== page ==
Wondering where to start with outlining your office design? Our proven seven-step guide will take you through the basics, and where to start.

Your office design starts with your people.

Before you even think about a design for your new office, it's best to take a quick look at how your current space works and how your staff are using their office. This will give you both qualitative and quantitative evidence to base your future design decisions. Both are equally important and need to be considered in tandem, as to how your staff feel about their space and how they actually use their space can often be quite different.

Survey your staff

  • Survey your staff

    The very first step is to find out what you're doing well, and where there could be room for improvement, and what better place to start than with the people using the space every day - your staff! Create a survey and ask your colleagues (not just the managers) what they think about the current office layout and design.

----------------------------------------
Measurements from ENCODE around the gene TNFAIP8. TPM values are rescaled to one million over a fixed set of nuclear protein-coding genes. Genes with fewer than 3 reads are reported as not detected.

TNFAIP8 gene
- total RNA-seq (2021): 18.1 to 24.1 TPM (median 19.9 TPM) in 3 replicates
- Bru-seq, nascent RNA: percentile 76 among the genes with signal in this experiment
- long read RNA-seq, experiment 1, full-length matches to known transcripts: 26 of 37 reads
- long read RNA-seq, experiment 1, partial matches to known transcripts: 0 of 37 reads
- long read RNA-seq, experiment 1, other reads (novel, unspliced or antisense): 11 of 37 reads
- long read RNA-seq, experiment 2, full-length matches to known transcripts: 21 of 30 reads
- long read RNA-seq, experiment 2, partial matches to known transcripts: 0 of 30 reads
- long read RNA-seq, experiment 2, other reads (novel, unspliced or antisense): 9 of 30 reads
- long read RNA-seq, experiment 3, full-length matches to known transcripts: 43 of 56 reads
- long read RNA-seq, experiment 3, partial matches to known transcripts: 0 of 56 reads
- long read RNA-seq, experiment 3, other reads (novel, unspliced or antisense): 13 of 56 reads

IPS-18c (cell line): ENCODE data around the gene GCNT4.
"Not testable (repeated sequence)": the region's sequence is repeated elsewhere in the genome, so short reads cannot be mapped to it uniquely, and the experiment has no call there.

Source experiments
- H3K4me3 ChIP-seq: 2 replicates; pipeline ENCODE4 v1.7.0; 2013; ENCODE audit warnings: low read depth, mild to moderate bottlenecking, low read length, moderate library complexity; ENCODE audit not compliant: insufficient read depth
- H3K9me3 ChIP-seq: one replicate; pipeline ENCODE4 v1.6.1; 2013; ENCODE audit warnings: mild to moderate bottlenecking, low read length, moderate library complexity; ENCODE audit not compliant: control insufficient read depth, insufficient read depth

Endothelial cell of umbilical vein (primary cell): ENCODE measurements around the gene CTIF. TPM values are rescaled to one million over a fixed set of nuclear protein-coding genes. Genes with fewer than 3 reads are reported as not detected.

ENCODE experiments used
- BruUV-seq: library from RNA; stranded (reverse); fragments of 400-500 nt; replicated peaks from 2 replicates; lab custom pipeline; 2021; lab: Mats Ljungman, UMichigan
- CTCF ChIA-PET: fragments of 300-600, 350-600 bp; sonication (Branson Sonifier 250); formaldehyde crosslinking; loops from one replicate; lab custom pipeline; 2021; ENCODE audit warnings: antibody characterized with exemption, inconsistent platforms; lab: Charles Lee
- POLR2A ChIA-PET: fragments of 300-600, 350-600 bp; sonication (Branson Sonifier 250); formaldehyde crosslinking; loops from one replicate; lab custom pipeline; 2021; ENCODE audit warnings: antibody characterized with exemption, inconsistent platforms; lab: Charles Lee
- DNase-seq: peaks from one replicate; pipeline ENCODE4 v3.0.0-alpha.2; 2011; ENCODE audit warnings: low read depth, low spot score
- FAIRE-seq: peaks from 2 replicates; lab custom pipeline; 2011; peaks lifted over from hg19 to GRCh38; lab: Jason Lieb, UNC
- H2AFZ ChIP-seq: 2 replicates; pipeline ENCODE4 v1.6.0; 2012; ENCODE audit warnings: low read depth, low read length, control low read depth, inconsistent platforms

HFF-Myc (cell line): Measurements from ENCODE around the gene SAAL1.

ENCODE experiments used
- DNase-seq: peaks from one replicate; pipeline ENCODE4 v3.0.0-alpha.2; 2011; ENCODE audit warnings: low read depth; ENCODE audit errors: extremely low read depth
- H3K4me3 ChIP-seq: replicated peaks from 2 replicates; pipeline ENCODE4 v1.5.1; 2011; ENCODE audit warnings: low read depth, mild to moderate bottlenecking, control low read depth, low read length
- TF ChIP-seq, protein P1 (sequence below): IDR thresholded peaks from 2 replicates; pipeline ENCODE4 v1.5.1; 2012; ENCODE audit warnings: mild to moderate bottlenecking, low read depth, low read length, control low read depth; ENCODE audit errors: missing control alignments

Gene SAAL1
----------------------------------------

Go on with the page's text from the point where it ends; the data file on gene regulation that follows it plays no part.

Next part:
What do they like? How do they feel in the space? What do they think could be improved? Does it help them be more productive, or is it a hindrance? Is it somewhere they look forward to being each day?

    You can quickly create a free, anonymous online survey with tools like SurveyMonkey.

  • Carry out a utilization study

    Once you know how your staff feel about the office, it's time to start with the quantitative spatial analysis. This looks at the utilisation of the space, specifically: How is your office space currently being used? How much time is being spent at desks and in meeting rooms? Are they often left empty or vacant? How often are the break-out areas and kitchens being used? Have some people got too much space whilst others have too little? Are some parts of the office used a lot whilst other areas are hardly used at all?

    These first two steps are crucial in starting your office design journey on the right foot.

  • By studying how your staff use the office space, you will:

    • Ensure the new office design will be based on feedback and evidence, not just 'gut feel'
    • Get buy-in from your teams at an early stage, as they've been part of the decision making and design process.
    • Save money in the long run since you'll get the right amount of space you need
    • Bust a few myths! Do you really need all those meeting rooms? Possibly not...